NPC: Neural Point Characters from Video
ICCV 2023



High-fidelity human 3D models can now be learned directly from videos, typically by combining a template-based surface model with neural representations. However, obtaining a template surface requires expensive multi-view capture systems, laser scans, or strictly controlled conditions. Previous methods avoid using a template but rely on a costly or ill-posed mapping from observation to canonical space. We propose a hybrid point-based representation for reconstructing animatable characters that does not require an explicit surface model, while being generalizable to novel poses. For a given video, our method automatically produces an explicit set of 3D points representing approximate canonical geometry, and learns an articulated deformation model that produces pose-dependent point transformations. The points serve both as a scaffold for high-frequency neural features and an anchor for efficiently mapping between observation and canonical space. We demonstrate on established benchmarks that our representation overcomes limitations of prior work operating in either canonical or in observation space. Moreover, our automatic point extraction approach enables learning models of human and animal characters alike, matching the performance of the methods using rigged surface templates despite being more general.

We blur all faces for anonymity.




NPC produces a volume rendering of a character with a NeRF Fψ locally conditioned on features aggregated from a dynamically deformed point cloud. Given a raw video, we first estimate a canonical point cloud p with an implicit body model. GNN then deforms canonical points p conditioned on skeleton pose θ, and produces a set of pose-dependent per-point features. Every 3D query point qo in the observation space aggregates the features from k-nearest neighbors in the posed point cloud. The aggregated feature is passed into Fψ for the volume rendering. Our model is supervised directly with input videos.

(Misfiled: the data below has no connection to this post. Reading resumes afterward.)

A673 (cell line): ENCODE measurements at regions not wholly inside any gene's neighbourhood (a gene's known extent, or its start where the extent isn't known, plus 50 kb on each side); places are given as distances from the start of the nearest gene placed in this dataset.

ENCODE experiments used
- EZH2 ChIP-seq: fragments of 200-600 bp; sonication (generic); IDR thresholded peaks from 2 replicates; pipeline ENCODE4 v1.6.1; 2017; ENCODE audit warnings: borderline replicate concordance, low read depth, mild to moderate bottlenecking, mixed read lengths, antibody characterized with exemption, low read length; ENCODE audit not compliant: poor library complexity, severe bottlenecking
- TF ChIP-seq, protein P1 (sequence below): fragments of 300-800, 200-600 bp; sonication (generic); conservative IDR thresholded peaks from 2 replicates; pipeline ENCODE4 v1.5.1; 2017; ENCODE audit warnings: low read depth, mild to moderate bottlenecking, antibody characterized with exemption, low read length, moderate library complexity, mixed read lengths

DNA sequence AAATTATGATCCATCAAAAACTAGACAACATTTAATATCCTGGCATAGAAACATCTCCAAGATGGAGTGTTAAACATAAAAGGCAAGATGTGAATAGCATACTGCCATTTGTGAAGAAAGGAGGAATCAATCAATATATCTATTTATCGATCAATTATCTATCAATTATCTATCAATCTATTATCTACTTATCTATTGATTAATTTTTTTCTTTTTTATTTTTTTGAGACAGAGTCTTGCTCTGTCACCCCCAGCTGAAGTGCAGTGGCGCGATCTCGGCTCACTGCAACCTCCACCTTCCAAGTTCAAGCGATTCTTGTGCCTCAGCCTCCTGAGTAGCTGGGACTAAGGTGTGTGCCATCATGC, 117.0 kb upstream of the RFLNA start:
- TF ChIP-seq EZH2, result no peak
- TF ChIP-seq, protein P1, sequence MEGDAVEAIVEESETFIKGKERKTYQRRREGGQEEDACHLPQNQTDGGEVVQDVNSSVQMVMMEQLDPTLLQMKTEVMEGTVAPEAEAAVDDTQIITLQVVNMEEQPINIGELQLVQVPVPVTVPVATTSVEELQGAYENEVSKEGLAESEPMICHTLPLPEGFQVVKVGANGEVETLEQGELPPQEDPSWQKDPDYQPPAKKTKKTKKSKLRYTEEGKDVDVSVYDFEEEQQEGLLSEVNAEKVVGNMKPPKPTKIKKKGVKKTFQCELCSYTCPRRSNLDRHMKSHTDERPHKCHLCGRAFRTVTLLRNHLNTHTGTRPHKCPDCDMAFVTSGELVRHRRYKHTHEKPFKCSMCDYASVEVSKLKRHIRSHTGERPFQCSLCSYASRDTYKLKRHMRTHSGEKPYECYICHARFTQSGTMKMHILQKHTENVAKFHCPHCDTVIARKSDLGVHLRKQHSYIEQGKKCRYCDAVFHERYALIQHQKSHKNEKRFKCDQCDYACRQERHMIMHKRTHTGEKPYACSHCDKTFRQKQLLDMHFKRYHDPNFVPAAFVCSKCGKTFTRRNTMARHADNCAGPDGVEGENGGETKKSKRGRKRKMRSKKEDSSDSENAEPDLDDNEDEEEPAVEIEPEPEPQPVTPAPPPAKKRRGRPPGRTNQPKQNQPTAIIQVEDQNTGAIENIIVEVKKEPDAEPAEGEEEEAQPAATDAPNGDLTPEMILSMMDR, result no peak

Point Feature Encoding


Our core idea is to employ a point cloud p as an anchor to carry features from the canonical to the observation space, forming an efficient mapping between the two. (1) Each p carries a learnable feature fp and its position queries features fs from a canonical field. (2) The GNN adds pose-dependent features fθ and deformation Δp. (3) The view direction and distance is added in bone-relative space. (4) The k-nearest neighbors of qo are used to establish forward and backward mapping from a query point to both posed and canonical points.



All data sourcing, modeling codes, and experiments were developed at University of British Columbia. Meta did not obtain the data/codes or conduct any experiments in this work.






We thank Shaofei Wang and Ruilong Li for helpful discussions related to ARAH and TAVA. We thank Luis A. Bolaños for his help and discussions, and Frank Yu, Chunjin Song, Xingzhe He and Eric Hedlin for their insightful feedback. We also thank Advanced Research Computing at the University of British Columbia and Compute Canada for providing computational resources.
The website template was borrowed from Michaël Gharbi.